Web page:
Their World, Not Ours - Crisis in Leadership
Emery, James, The World and I
Most Hmong communities in the United States lack the focus and leadership to address important issues, either on the local or national level. "There is no national Hmong leader," says Kue Chaw, "and many of the groups that have come together are not doing things for the Hmong community." This sentiment was echoed repeatedly by Hmong residents of California, Colorado, Michigan, Wisconsin, Minnesota, and North Carolina.
Many Hmong leaders feel a sense of entitlement. Some routinely use organizational funds and membership dues to pay for their family's personal living expenses and entertainment. Other leaders have been involved in a variety of scandals, including collecting donations for fictitious Laotian guerrilla units and selling worthless military rank and government positions that will supposedly become effective when the Hmong make their glorious return to Laos. Of course, the Hmong will never retake Laos, nor would the U.S. government ever support such a movement.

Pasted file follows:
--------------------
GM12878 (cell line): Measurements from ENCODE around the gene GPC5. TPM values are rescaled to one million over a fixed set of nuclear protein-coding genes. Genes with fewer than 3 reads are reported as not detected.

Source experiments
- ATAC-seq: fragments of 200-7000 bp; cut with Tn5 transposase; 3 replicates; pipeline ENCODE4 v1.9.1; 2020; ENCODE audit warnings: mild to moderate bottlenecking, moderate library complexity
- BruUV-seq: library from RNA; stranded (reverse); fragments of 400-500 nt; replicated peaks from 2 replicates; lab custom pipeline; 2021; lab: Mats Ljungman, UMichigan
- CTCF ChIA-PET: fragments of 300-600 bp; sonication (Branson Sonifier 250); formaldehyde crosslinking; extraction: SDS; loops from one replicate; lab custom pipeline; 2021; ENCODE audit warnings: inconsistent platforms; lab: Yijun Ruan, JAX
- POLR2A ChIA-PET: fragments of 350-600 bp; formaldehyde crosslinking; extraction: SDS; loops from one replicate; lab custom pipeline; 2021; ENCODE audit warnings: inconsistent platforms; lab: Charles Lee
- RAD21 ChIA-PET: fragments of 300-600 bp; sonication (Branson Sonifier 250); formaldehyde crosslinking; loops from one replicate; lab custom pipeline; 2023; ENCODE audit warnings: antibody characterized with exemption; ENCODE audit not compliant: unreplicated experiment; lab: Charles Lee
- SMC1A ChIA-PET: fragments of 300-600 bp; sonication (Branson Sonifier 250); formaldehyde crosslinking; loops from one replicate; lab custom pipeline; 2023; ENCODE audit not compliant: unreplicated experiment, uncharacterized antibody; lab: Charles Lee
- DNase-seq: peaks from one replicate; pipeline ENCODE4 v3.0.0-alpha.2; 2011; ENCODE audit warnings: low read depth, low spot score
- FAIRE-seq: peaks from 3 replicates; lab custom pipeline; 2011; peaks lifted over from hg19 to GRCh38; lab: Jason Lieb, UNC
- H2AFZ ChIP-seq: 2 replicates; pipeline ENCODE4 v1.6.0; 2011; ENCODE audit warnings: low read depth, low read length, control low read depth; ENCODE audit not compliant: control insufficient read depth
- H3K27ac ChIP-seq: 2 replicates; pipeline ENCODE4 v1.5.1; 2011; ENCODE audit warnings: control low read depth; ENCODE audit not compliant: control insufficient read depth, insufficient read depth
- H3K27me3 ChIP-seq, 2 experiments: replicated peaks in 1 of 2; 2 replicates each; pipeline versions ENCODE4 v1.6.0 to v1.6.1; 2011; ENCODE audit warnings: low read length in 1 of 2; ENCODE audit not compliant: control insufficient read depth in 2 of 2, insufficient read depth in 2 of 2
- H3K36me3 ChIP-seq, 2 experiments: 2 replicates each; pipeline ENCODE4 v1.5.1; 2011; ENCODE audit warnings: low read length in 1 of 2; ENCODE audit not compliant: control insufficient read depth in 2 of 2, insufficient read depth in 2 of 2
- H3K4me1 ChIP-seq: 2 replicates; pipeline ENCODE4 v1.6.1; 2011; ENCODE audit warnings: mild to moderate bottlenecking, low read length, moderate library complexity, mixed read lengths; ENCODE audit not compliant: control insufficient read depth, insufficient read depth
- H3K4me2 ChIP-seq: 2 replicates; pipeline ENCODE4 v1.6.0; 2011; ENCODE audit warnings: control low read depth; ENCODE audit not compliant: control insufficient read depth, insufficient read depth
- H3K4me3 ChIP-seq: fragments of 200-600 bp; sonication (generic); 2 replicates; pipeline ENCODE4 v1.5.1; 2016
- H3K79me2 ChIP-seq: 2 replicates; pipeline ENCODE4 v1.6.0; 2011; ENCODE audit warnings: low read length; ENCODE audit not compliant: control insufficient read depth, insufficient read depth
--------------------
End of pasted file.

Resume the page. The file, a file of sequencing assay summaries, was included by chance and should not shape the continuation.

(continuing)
These dubious activities, along with countless military ceremonies honoring real and alleged veterans of the Secret War in Laos, have further distanced the younger generation from their elders. …